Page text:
April 16, 2001
Calvin Student Wins Perugia Award
Calvin classics major Stephanie Blossey can't get enough of Mediterranean culture. She's already traveled to Italy and Greece with Calvin interim classes. This summer she'll spend an entire month in Italy, studying and absorbing Italian culture, thanks to a scholarship administered by the Perugia Sister Cities Committee (PSCC) of Grand Rapids Sister Cities International.
Blossey, a native of Waterford, Pennsylvania, and graduate of Fort LeBoeuf High School, earned the honor by writing a 500-word essay on her love affair with the Italian language and culture, submitting letters of recommendation from her professors and sitting for a formal interview with PSCC committee members. Her nod as the 2001 winner marks the second year in a row that a Calvin student has won the award. Last year Liz Muller was the first Calvin student ever to win the competition.
Sister Cities International, the organization of which PSCC is a part, was created in 1956 by President Dwight D. Eisenhower to promote knowledge and understanding between U.S. and foreign cities.
In 1993 Grand Rapids established sister city relations with Perugia, the capitol of the hilly central Italian region of Umbria. Since 1997, PSCC has been awarding one student per year a grant to cover airfare and travel expenses to Perugia's Universita' per Stranieri (University for Foreigners), home to 10,000 foreign students from 120 different countries. The University then waives tution for this person.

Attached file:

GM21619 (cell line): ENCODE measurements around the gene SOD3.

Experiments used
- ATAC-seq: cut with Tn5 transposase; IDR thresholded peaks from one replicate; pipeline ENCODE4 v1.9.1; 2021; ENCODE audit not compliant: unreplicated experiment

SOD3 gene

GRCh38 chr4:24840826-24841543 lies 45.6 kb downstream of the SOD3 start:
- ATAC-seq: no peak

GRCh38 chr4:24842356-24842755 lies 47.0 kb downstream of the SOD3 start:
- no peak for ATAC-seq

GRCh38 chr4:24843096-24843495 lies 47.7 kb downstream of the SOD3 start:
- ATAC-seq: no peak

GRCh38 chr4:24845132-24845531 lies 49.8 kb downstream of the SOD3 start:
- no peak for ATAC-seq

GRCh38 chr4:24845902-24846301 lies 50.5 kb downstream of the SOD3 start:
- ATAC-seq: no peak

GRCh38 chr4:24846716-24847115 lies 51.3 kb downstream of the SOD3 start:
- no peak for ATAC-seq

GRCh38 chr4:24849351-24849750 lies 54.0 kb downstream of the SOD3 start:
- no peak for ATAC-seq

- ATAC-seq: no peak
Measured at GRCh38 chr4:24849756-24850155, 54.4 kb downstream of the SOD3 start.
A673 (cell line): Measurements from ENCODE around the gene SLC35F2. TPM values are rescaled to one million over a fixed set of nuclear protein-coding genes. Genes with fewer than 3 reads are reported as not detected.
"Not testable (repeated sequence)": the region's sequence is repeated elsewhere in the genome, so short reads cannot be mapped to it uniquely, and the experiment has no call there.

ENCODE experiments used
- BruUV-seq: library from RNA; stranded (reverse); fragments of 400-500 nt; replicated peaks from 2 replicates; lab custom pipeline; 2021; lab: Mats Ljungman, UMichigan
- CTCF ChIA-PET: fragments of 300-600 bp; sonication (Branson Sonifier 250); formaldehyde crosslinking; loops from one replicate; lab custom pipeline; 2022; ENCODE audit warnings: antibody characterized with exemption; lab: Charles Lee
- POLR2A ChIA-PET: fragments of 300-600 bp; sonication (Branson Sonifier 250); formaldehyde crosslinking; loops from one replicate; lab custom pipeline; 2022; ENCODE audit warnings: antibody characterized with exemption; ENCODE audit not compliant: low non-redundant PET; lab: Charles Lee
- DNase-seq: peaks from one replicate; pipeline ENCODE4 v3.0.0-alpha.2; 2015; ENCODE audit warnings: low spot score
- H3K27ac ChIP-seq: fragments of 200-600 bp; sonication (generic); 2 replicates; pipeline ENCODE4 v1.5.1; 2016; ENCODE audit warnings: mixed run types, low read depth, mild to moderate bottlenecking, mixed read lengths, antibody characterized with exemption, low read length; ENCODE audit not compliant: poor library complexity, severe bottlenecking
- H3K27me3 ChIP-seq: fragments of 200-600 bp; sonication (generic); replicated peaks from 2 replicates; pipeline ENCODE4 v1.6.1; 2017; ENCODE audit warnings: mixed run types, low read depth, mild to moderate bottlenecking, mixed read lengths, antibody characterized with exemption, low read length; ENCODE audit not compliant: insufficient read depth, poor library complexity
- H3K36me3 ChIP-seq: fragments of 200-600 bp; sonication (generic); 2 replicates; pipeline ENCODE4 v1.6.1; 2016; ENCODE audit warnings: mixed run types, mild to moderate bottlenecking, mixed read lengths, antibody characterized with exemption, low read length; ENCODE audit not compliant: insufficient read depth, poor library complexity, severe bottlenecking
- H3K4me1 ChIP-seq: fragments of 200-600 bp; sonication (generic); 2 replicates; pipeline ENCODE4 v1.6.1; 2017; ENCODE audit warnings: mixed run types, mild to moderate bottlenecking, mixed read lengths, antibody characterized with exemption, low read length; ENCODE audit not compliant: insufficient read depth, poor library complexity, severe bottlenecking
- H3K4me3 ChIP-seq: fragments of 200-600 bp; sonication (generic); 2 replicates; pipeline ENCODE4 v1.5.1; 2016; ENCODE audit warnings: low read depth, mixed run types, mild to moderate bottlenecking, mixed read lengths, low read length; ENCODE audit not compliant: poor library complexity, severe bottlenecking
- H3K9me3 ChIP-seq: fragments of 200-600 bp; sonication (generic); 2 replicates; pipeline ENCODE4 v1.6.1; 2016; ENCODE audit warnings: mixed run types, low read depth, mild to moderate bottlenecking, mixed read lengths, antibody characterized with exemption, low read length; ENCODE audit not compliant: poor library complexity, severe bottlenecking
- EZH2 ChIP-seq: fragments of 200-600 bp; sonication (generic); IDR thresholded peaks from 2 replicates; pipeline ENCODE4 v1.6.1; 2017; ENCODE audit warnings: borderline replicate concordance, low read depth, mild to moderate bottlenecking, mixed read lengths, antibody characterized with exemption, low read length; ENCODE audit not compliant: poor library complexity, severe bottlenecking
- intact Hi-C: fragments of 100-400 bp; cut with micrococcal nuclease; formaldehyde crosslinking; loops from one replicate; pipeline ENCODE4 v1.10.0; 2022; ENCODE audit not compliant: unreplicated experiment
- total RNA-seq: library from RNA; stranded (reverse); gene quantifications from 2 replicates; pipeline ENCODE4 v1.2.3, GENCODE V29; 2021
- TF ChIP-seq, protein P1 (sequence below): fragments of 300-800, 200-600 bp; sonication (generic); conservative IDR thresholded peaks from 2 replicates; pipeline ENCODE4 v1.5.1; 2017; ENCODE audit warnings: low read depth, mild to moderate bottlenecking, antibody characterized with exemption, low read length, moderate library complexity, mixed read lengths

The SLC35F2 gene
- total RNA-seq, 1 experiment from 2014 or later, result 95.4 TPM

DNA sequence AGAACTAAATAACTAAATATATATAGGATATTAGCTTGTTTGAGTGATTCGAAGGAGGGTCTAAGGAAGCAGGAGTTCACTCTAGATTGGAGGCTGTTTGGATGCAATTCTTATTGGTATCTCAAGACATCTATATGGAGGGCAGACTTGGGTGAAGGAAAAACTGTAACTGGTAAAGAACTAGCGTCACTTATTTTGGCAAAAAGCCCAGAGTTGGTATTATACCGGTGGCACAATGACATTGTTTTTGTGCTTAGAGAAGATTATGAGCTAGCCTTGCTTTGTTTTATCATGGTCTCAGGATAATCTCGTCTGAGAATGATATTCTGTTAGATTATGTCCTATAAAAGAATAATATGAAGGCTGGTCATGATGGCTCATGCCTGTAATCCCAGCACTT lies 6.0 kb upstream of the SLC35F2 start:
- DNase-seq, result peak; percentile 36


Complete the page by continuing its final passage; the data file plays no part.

"I'm so excited about the whole experience," says Blossey. "I'm looking forward to 'being on my own' and being able to meet new people from all over the world. I am also looking forward to experiencing the Italian culture again because it is very laid back and very fun, so I will be having a sort of 'vacation' in addition to attending classes."
Classics Prof. Mark Williams says Blossey is well-prepared for the trip. "Stephanie is smart, has a good work ethic, is well-spoken and comes across well in interviews," he says. Williams says that a working knowledge of the Italian language will be extremely helpful for Blossey's planned museum career, noting too that "Italy is at the epicenter of a lot of the controversies that beset the museum world nowadays."
Blossey plans to visit local museums and sites and hopes to do some traveling to other cities nearby. Perugia's central location on Italy's excellent rail system will make this very easy.
If Muller's experience last year is anything to go on, Blossey is in for a trip she'll never forget. Muller can't say enough in praise of Italy's natural beauty, art, architecture, and friendly culture. She notes too that living in one place for five weeks gave her a unique opportunity to become really immersed in the Italian culture.
"Italy was fantastic," she says. "I met many wonderful people from all over the world. I learned another language in its native environment, which is truly the quickest and best way to learn." Muller currently studies Latin and Greek at UCLA, and will be applying to Ph.D. programs in history this fall. Her Italian comes in handy in her research as well as at her favorite Italian restaurant.
Blossey owes at least some of her success to her instructors in the Classics Department, all of whom, she says have been very supportive in writing recommendations, giving advice and helping with career guidance. Though comprised of only four instructors, the Calvin's classics department has an outstanding reputation nationally and even internationally thanks in part to its teachers, but also because of students such as Blossey and Muller.
--written by media relations writer Abe Huyser-Honig (class of 2004).